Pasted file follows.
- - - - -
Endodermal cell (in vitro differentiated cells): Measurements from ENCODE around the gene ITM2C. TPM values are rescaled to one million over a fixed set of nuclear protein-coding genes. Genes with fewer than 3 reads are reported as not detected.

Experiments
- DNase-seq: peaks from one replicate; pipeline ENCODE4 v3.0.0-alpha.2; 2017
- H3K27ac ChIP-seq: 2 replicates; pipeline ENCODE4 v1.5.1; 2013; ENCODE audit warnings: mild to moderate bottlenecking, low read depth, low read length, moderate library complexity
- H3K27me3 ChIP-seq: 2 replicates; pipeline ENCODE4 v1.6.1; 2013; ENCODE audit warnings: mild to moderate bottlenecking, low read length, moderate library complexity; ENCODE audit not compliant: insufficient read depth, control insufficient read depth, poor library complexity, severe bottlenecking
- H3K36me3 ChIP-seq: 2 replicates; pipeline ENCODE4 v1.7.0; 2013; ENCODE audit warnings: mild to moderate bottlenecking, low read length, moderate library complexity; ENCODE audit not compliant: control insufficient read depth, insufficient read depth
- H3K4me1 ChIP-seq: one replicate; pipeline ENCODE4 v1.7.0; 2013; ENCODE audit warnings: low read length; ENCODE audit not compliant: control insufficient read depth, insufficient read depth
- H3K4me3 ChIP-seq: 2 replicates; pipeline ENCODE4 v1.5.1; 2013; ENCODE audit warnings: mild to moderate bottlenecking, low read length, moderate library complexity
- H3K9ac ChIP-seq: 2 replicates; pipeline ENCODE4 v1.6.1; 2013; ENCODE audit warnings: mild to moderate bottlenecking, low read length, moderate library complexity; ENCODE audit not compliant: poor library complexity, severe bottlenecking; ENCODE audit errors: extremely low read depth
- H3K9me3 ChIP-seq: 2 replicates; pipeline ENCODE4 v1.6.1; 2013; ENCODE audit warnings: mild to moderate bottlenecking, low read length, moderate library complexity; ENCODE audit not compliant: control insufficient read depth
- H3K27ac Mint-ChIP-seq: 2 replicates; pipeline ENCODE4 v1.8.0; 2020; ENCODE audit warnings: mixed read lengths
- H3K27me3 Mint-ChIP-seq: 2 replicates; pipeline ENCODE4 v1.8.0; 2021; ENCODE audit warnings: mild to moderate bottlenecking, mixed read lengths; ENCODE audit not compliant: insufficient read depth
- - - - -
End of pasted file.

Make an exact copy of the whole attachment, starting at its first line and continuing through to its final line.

Endodermal cell (in vitro differentiated cells): Measurements from ENCODE around the gene ITM2C. TPM values are rescaled to one million over a fixed set of nuclear protein-coding genes. Genes with fewer than 3 reads are reported as not detected.

Experiments
- DNase-seq: peaks from one replicate; pipeline ENCODE4 v3.0.0-alpha.2; 2017
- H3K27ac ChIP-seq: 2 replicates; pipeline ENCODE4 v1.5.1; 2013; ENCODE audit warnings: mild to moderate bottlenecking, low read depth, low read length, moderate library complexity
- H3K27me3 ChIP-seq: 2 replicates; pipeline ENCODE4 v1.6.1; 2013; ENCODE audit warnings: mild to moderate bottlenecking, low read length, moderate library complexity; ENCODE audit not compliant: insufficient read depth, control insufficient read depth, poor library complexity, severe bottlenecking
- H3K36me3 ChIP-seq: 2 replicates; pipeline ENCODE4 v1.7.0; 2013; ENCODE audit warnings: mild to moderate bottlenecking, low read length, moderate library complexity; ENCODE audit not compliant: control insufficient read depth, insufficient read depth
- H3K4me1 ChIP-seq: one replicate; pipeline ENCODE4 v1.7.0; 2013; ENCODE audit warnings: low read length; ENCODE audit not compliant: control insufficient read depth, insufficient read depth
- H3K4me3 ChIP-seq: 2 replicates; pipeline ENCODE4 v1.5.1; 2013; ENCODE audit warnings: mild to moderate bottlenecking, low read length, moderate library complexity
- H3K9ac ChIP-seq: 2 replicates; pipeline ENCODE4 v1.6.1; 2013; ENCODE audit warnings: mild to moderate bottlenecking, low read length, moderate library complexity; ENCODE audit not compliant: poor library complexity, severe bottlenecking; ENCODE audit errors: extremely low read depth
- H3K9me3 ChIP-seq: 2 replicates; pipeline ENCODE4 v1.6.1; 2013; ENCODE audit warnings: mild to moderate bottlenecking, low read length, moderate library complexity; ENCODE audit not compliant: control insufficient read depth
- H3K27ac Mint-ChIP-seq: 2 replicates; pipeline ENCODE4 v1.8.0; 2020; ENCODE audit warnings: mixed read lengths
- H3K27me3 Mint-ChIP-seq: 2 replicates; pipeline ENCODE4 v1.8.0; 2021; ENCODE audit warnings: mild to moderate bottlenecking, mixed read lengths; ENCODE audit not compliant: insufficient read depth